Undue Influence: How the Wall Street Elite Puts the Financial System at Risk



While the U.S. financial system has evolved since the 1920s, one thing has remained constant—Wall Street has always been a self-serving political force, sometimes at the expense of the overall economy and everyday investors.

Undue Influence shows how powerful institutions and individuals from Wall Street have manipulated, influenced, and outsmarted regulatory and legislative bodies so that they can focus on what Wall Street does best—making as much money as possible. From the Wall Street elite of the 1920s to today's global financial giants, financial historian Charles Geisst demonstrates how the regulatory system always seems a step behind the fast-moving, innovative power brokers of Wall Street. In revealing a financial system that continues to put its own interests ahead of the interests of the economy and investors, Geisst exposes the perils and weaknesses that underlie modern Wall Street.

Undue Influence is an important book that provides a valuable perspective on the relationship between America's financial and political elite. Investors, students of financial history, and anyone concerned about the health of our financial system will find Undue Influence a fascinating, informative, and sobering read.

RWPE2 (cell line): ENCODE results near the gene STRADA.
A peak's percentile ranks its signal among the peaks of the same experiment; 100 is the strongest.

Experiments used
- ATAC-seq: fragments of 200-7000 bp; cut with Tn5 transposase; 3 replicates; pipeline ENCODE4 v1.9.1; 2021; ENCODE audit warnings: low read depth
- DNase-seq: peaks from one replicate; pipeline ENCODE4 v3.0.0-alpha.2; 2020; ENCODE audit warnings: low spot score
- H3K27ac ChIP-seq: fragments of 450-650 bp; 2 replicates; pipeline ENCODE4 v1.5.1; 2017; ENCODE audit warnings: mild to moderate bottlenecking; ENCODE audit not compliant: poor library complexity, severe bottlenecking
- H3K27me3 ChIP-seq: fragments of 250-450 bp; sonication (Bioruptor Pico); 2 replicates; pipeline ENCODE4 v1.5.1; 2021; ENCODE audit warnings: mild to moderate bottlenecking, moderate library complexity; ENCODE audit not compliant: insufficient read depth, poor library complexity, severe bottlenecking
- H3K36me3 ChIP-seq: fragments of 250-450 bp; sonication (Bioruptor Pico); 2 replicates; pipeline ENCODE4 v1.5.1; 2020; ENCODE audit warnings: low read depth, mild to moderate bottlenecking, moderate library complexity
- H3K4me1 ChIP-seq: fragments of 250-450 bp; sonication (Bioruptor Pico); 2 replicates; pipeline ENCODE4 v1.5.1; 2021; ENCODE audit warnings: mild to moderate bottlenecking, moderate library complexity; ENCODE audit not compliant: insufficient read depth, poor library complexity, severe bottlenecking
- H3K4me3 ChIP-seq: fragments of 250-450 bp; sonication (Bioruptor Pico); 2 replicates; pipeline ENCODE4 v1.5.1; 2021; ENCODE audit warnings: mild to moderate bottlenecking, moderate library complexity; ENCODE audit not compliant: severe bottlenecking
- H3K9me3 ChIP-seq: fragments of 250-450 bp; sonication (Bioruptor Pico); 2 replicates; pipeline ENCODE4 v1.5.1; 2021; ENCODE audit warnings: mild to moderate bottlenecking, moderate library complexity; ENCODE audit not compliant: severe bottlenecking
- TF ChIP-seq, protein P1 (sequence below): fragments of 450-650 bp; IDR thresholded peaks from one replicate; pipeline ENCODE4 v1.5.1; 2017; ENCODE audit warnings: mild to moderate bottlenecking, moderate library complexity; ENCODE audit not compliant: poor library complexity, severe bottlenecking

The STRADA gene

CHARLES R. GEISST is the author of fifteen other books, including Wheels of Fortune: The History of Speculation from Scandal to Respectability (Wiley), Deals of the Century: Wall Street, Mergers, and the Making of Modern America (Wiley), and the bestsellers Wall Street: A History and 100 Years of Wall Street. Previously, he worked as a capital markets analyst and investment banker at several investment banks in London, and has also taught both political science and finance. He has published trade articles in magazines and newspapers such as the Wall Street Journal, International Herald Tribune, Neue Zurcher Zeitung, Newsday, and Euromoney.

Chapter One - Distrust of Wall Street in the 1920's.

Chapter Two - The Assault on Wall Street.

Chapter Three - Continuing the Assault.

Chapter Four - Three Decades of Slow Change.

Chapter Five - The Reagan Years.

Chapter Six - Deregulation in the 1990s.

Postscript - Is Deregulations Working?